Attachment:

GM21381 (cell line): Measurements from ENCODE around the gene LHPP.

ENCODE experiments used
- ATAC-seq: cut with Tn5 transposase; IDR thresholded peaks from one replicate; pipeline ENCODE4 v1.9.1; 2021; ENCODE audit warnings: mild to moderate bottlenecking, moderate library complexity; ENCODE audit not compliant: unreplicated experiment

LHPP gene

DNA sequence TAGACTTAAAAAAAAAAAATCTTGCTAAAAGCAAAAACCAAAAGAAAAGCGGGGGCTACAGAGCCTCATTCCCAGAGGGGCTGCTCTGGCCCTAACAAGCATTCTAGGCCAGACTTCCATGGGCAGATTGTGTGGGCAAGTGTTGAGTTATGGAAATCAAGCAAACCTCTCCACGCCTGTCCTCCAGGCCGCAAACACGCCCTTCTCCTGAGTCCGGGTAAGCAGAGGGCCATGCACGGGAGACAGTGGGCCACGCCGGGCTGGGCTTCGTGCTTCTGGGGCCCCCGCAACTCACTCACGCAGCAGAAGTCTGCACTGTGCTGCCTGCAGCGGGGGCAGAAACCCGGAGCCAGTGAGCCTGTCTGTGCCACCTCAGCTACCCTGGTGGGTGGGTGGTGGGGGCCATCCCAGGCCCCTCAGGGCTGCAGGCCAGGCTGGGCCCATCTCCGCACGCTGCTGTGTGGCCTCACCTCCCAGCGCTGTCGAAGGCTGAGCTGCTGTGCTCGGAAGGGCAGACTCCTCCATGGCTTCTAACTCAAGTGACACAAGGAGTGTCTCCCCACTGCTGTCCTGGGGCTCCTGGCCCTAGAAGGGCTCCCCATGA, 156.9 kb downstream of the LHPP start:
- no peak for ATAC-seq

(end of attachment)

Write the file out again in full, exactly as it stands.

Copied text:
GM21381 (cell line): Measurements from ENCODE around the gene LHPP.

ENCODE experiments used
- ATAC-seq: cut with Tn5 transposase; IDR thresholded peaks from one replicate; pipeline ENCODE4 v1.9.1; 2021; ENCODE audit warnings: mild to moderate bottlenecking, moderate library complexity; ENCODE audit not compliant: unreplicated experiment

LHPP gene

DNA sequence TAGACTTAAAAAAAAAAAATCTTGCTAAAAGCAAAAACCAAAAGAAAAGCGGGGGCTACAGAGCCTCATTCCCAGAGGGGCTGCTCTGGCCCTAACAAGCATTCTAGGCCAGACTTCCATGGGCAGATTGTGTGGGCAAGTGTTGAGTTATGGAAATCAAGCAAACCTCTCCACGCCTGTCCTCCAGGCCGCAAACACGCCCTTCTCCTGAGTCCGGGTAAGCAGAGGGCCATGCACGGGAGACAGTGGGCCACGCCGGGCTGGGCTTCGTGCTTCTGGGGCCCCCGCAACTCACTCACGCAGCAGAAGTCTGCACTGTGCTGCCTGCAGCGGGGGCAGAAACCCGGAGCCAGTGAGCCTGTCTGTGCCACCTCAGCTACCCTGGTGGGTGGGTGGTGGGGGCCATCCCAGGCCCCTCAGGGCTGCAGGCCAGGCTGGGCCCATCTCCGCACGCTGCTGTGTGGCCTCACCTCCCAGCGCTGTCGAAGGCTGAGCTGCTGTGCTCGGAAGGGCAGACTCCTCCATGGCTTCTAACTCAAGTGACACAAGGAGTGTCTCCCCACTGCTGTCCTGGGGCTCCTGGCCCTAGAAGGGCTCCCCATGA, 156.9 kb downstream of the LHPP start:
- no peak for ATAC-seq